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   ARTICLE   |   From Scotsman Guide Residential Edition   |   October 2012

It Takes a Team to Close a Loan

Working as a unit makes for smoother closings and happier customers

At times, it seems like all the hands involved in creating and closing a loan are independent, but that is not the case. Mortgage loan originators, processors, underwriters and funders are all interdependent. Not being located in the same office — and sometimes not even working for the same companies — can add to that isolation, but originators do not work alone. Even within the same company, it can seem like each person is an island, and people may not realize how their actions affect others, especially the borrower. By examining the interplay of the whole team, you can discover how to bring everyone together to work as one and achieve the goal of closing the loan — and making the borrower happy.

Often, originators do their piece of the loan process and then pass it on with no real thought to the next steps or the person who will be working on the file. No matter where it is in the process, the loan seems to get further away and less under your control. When the underwriter conditions a loan, it can seem like an immediate wall goes up, making the underwriter an adversary instead of a teammate. There are ways to make this a different experience, however, starting with the hand-off from the originator to processor.

"When handing the skeleton file to the processor to start gathering documents, it’s best to include a well-written explanation of the loan because the processor likely did not meet with the borrower."

When handing the skeleton file to the processor to start gathering documents, it’s best to include a well-written explanation of the loan because the processor likely did not meet with the borrower. This document should cover the type of loan being sought, the basics on how the file should be put together, how income is received, if there are any gifts involved and anything else that may be quirky about the file. By doing this, the originator and processor start off on the same page, and from there, communication between the two is critical. Processors are the ones reviewing documents as they are received, and they will notice if something comes back different than expected. If you already have strong communication established, you can work together to either get additional documentation or adjust the file as needed.

Now that the originator and processor are working side by side to accomplish the same goal, it’s time to bring the underwriter into the group. The underwriter is not the processor — they are there to validate the documentation to ensure compliance with guidelines. They can turn your file around 180 degrees from how you submitted it, however, especially if the file is not fully processed or if they must try to figure things out for themselves. Again, one simple upfront step can make all the difference for your deal. Just as you did with the processor, compose a detailed letter to the underwriter that includes loan type, assets, how you calculated income, any credit quirks or why a debt may be omitted, and if there are any property issues. This will help ensure that the underwriter is on that same page with you and is part of your team.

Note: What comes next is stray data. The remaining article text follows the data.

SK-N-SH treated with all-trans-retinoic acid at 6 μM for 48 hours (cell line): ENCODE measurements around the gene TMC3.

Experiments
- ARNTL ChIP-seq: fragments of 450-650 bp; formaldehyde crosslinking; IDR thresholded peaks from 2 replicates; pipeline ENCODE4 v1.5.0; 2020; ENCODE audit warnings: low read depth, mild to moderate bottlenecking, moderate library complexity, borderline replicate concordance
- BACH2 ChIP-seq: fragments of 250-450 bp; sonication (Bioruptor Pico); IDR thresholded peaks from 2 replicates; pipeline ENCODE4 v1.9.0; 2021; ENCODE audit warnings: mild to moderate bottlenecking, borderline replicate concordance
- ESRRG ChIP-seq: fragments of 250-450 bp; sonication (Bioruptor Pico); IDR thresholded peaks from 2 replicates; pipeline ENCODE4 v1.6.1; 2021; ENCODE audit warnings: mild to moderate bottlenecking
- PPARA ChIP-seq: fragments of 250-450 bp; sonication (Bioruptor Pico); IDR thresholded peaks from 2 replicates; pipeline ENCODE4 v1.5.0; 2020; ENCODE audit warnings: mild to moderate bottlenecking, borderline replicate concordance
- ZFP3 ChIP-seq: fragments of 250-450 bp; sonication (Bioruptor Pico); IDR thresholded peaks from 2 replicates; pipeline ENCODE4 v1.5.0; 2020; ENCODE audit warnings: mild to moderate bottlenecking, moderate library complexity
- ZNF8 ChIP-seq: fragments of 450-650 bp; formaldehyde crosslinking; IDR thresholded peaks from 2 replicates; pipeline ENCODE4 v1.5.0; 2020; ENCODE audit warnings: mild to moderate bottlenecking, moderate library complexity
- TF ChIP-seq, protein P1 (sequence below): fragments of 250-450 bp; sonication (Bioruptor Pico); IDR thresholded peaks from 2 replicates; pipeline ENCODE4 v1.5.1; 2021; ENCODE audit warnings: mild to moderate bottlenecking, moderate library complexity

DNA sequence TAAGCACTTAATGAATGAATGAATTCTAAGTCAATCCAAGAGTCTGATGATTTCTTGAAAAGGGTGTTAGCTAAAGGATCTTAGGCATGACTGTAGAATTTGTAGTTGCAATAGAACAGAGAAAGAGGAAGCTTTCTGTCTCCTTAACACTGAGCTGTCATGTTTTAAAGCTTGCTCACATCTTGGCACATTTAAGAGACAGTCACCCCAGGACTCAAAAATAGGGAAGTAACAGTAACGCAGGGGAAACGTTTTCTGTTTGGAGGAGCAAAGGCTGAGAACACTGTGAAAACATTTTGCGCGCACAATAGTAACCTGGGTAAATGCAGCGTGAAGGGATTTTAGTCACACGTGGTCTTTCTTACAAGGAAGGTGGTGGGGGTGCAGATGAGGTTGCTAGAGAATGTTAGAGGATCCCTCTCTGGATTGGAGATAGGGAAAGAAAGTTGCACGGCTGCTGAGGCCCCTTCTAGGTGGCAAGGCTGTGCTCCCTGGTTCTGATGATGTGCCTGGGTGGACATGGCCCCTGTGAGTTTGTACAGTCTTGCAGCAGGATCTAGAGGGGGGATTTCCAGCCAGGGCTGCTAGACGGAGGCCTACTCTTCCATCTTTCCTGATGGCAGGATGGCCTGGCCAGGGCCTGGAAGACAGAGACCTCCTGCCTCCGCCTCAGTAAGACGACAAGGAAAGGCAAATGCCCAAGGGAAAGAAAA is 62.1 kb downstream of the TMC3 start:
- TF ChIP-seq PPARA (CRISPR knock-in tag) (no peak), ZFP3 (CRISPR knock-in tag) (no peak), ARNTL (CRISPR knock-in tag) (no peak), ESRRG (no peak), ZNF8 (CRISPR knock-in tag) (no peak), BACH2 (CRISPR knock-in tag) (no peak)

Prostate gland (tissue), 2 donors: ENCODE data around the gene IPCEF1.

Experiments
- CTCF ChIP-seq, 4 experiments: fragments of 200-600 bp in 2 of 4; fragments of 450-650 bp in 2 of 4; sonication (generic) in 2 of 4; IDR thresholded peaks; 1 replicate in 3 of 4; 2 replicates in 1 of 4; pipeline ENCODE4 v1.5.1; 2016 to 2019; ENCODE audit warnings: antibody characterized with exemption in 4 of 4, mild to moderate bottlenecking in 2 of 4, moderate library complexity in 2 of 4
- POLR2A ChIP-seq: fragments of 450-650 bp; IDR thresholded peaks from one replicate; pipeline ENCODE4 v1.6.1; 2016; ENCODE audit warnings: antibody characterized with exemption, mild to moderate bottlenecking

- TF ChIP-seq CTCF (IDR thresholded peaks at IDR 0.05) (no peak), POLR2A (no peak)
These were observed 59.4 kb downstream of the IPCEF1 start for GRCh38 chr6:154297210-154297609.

Many underwriters strive for a one-touch file, so if the file is properly documented and explained, it means less returns to the underwriter for review. This not only makes the underwriter happy, but also the processor and the originator, as well, because they have less to do after submission and will not have to keep returning to the borrower for items. The borrower will enjoy a much smoother loan process, as well.

With the originator, processor and underwriter on the same page, now it’s time to coordinate with the funder. Before submitting the file for funding, make sure everything is in order — that your loan amounts are correct; that you are not exceeding cash-out limits; and that closing costs are not higher than estimated at the application, causing a shortage on assets. One of the single most important things that you can do for a funder is to use an updated HUD-1 and payoff demand (if applicable) before you request your lock and documents. The second item that will get the funder onboard is to have as many conditions signed off before docs come back. It’s great to submit conditions to come back with docs — and some have to come in that way — but if you can submit all other conditions for signoff before docs come back, this will minimize return trips to the underwriter. This will not only keep the underwriter happy, but also funders won’t have to go to the underwriter for much, making their reviews quicker, which makes them happy, as well.

Finally, set up your closing dates while keeping rescission times in mind, so that you don’t hit month end without enough time to fund. If there isn’t enough time to fund before month end, the file must go back for re-draws. The underwriter will have to ensure the payoff demand is current and payments are made, etc., and that doesn’t make anyone from the originator to the funder happy. This small detail can make a big difference in keeping everyone on your team on the same page and with the same focus on closing the loan.

To ensure that everyone from the originator through the funder and the borrower are happy, are on the same page and have the same vision, use these simple but powerful steps.

By communicating and keeping an eye on key details, you will close more loans more smoothly. You also will feel more like a team, and a happy team is willing to go the extra mile to make things happen. In the end, borrowers and funders alike will appreciate the ease of your loan process, and they will continue to seek your business.


 


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